can also use the bottle to carry drinking water, as Mumbai is very hot.
Peace cell (Jacarezinho): The entrant wants a mobile phone with a peace button which will emit peace
sound wave to finish any state of violence in the world. Living in her community, she has been always
afraid of getting caught in crossfire. But she sees the issues with violence are not only limited to her
community: her peace phone can be also used in war in Iraq for instance.
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5.3 Underlying motivations represented through the entries
Based on follow-up interviews with entrants, we surmise that the intent of the designs was driven by the
5.3.1 Cost saving
Saving money was often the central theme behind the submission, not surprising given the relatively low
incomes in these communities. Some stated the reason for an all-in-one-internet-enabled device was to
save money compared to using nearby LAN houses (internet cafes), with the mistaken assumption being
that internet usage via the phone would be free. The four-star design highlights the already common
practice of using multiple SIM card slots in a phone, intra-network calls being cheaper in Ghana.
Convergent device ideas, absorbing the functions of other devices, were thought of a way to save money
by not having to buy separate products, with the assumption that a convergent device would be cheaper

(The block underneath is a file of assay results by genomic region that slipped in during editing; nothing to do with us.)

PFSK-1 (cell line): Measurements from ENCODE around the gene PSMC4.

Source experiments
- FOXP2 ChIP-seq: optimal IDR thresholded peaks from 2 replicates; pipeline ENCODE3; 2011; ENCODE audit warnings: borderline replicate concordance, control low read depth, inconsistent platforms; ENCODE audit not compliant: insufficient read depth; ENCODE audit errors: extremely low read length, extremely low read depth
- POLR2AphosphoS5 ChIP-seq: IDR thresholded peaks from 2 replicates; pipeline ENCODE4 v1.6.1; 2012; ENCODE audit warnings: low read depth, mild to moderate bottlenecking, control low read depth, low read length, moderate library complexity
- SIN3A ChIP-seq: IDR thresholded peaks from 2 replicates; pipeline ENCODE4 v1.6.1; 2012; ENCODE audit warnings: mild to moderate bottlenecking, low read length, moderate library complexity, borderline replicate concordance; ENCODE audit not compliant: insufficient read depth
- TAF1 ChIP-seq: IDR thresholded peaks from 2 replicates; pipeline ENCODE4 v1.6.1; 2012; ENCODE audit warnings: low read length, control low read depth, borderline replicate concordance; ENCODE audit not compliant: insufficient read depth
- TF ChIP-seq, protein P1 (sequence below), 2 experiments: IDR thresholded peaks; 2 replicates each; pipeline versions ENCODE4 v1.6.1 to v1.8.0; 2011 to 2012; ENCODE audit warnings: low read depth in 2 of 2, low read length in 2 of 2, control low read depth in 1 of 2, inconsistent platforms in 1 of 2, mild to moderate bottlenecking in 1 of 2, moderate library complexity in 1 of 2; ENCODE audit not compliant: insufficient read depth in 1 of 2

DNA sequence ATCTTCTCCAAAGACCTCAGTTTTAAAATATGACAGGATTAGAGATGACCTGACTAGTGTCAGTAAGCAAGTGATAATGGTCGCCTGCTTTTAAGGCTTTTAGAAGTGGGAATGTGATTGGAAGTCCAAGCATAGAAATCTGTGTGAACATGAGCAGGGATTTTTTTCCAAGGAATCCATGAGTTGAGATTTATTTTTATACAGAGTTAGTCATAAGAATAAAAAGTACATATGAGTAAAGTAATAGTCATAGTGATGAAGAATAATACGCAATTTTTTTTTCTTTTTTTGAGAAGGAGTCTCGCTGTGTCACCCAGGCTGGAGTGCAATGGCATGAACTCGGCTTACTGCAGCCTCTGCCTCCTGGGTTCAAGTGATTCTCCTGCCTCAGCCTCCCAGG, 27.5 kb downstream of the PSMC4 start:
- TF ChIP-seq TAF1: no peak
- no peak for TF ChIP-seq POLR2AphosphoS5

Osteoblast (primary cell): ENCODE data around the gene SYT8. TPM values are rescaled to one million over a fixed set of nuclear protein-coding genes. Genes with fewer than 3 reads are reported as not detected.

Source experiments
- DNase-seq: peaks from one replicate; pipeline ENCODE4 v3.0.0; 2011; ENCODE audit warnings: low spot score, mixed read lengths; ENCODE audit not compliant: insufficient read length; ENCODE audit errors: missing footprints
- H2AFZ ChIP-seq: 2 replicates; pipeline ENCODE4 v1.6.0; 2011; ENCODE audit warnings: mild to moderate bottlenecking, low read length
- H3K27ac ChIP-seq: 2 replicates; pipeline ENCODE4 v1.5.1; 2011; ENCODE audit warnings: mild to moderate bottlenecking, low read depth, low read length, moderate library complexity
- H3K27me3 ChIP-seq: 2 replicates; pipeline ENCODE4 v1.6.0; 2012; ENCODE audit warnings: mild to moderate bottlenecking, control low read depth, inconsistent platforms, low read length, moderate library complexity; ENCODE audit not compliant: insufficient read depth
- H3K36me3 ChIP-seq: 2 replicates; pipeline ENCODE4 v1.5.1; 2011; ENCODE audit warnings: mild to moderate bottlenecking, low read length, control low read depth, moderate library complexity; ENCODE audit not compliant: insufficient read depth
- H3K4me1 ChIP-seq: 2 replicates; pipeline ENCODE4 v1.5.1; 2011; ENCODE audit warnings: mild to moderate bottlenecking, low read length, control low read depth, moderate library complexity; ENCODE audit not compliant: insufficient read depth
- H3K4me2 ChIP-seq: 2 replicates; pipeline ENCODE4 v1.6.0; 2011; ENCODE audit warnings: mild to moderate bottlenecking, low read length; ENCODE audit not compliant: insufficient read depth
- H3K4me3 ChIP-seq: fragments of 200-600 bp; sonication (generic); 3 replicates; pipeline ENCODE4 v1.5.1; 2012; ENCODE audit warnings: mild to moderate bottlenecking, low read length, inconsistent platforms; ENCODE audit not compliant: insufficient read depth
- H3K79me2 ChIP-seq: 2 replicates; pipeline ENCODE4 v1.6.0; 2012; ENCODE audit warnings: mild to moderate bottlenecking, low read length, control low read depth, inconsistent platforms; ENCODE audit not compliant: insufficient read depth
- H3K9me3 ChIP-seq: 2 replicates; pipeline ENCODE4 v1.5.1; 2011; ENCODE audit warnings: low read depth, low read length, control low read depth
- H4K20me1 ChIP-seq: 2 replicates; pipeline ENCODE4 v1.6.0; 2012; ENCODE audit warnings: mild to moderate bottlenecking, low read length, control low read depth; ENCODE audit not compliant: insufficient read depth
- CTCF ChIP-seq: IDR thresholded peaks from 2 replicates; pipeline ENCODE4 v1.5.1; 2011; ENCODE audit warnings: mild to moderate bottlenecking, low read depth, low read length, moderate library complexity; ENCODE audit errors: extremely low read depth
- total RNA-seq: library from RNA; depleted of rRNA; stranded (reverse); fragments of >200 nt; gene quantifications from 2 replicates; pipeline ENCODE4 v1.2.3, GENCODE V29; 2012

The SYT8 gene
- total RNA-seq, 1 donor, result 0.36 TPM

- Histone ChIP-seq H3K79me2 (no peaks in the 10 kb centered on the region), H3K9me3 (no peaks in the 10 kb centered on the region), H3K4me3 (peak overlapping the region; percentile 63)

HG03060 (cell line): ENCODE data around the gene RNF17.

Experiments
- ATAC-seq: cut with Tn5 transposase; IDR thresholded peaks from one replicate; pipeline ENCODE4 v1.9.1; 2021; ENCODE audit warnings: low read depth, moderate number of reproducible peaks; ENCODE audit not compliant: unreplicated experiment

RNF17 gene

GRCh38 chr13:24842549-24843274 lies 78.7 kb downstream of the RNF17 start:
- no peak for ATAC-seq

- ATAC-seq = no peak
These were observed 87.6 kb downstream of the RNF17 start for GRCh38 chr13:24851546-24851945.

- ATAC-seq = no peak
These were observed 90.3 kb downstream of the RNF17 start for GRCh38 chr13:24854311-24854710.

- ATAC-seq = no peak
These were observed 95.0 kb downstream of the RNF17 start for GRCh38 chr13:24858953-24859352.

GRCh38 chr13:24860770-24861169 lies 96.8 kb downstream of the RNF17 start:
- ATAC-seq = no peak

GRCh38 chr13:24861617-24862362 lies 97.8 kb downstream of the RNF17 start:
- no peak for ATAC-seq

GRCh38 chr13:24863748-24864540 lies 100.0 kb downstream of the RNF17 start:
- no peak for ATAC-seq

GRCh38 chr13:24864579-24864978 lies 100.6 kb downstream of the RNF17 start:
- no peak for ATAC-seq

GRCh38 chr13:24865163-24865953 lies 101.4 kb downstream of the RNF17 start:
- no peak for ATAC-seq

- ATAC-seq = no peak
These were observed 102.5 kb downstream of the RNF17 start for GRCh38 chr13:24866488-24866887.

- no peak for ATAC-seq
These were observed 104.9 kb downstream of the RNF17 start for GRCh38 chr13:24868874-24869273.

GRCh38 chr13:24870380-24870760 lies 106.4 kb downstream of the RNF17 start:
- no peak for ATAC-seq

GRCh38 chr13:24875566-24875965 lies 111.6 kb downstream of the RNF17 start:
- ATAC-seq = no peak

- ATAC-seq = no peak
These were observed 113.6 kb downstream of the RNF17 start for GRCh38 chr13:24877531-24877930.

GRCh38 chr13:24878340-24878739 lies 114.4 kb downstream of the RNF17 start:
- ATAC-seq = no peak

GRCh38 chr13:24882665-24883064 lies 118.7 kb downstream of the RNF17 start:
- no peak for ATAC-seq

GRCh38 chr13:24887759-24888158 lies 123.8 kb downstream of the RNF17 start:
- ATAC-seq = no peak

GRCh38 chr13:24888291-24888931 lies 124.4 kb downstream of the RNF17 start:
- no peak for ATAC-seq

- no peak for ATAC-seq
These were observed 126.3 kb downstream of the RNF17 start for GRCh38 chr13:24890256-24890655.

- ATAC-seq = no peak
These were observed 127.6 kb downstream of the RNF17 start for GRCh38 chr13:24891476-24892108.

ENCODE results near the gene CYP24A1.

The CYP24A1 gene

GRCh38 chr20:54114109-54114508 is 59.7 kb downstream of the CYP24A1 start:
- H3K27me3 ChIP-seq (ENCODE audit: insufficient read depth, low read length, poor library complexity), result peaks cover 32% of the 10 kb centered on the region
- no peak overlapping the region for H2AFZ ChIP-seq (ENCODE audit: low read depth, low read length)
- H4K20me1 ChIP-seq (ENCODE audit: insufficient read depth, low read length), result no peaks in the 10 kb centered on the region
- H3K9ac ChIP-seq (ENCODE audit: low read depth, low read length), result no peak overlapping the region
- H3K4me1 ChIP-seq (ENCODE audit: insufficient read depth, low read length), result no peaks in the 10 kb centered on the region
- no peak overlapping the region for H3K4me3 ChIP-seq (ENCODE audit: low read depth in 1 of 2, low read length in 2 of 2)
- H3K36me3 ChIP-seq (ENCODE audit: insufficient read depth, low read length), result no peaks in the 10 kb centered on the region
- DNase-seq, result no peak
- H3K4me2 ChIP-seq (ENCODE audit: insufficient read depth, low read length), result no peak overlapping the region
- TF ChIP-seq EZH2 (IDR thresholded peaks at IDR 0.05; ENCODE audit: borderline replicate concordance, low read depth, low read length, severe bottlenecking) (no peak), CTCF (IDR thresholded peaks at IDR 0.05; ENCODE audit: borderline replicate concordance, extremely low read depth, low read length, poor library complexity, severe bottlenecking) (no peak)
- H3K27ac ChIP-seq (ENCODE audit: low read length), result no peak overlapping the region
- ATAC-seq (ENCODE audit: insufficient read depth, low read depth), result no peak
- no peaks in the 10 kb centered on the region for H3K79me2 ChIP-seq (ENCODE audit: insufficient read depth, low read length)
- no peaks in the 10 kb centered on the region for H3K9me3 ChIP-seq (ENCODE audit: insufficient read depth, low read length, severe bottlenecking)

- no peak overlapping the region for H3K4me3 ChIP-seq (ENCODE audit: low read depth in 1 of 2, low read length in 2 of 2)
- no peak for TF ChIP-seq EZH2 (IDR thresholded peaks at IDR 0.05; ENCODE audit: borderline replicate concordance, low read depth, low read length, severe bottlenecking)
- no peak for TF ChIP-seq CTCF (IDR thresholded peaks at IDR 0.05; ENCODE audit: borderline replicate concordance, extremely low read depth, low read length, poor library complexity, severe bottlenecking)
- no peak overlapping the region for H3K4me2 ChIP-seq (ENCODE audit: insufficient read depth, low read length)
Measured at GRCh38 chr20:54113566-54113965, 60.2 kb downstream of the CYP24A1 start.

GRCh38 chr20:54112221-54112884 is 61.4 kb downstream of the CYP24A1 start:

than separates. As both Dharavi and Buduburam suffered from lack of infrastructure to supply electricity,
solar charging battery was highly sought after as part of cost saving: People running small businesses
thought not having to leave their shop or stall to go to the mobile phone charging station (which offers
electricity on pay-per-use basis) would be financially beneficial.
Four-star (Buduburam): It is typical that people in his community carry multiple SIM cards to save
cost for voice calls as each operator offers cheaper calls within the same network. By hosting multiple
SIM cards in one phone, the entrant thinks he can make people’s life easier.
Images of multiple SIM card use (Accra, Ghana): Carrying multiple phones, multiple SIM cards, or
combining two SIM cards into one were observed as solutions to lower the cost of voice calls.
Nokia Open Studios by Younghee Jung and Jan Chipchase, October 2008 17
5.3.2 Convenience booster
Most ideas around mobile convergence were motivated by increasing the convenience of carrying fewer
objects by combining them instead to the mobile phone. This may be related to the relative bulk – with
local designs driven more by cost than by minaturization. In the same line of thinking, several entries
featured wearable carrying solution of the mobile phone as a way to prevent losing the phone or preventing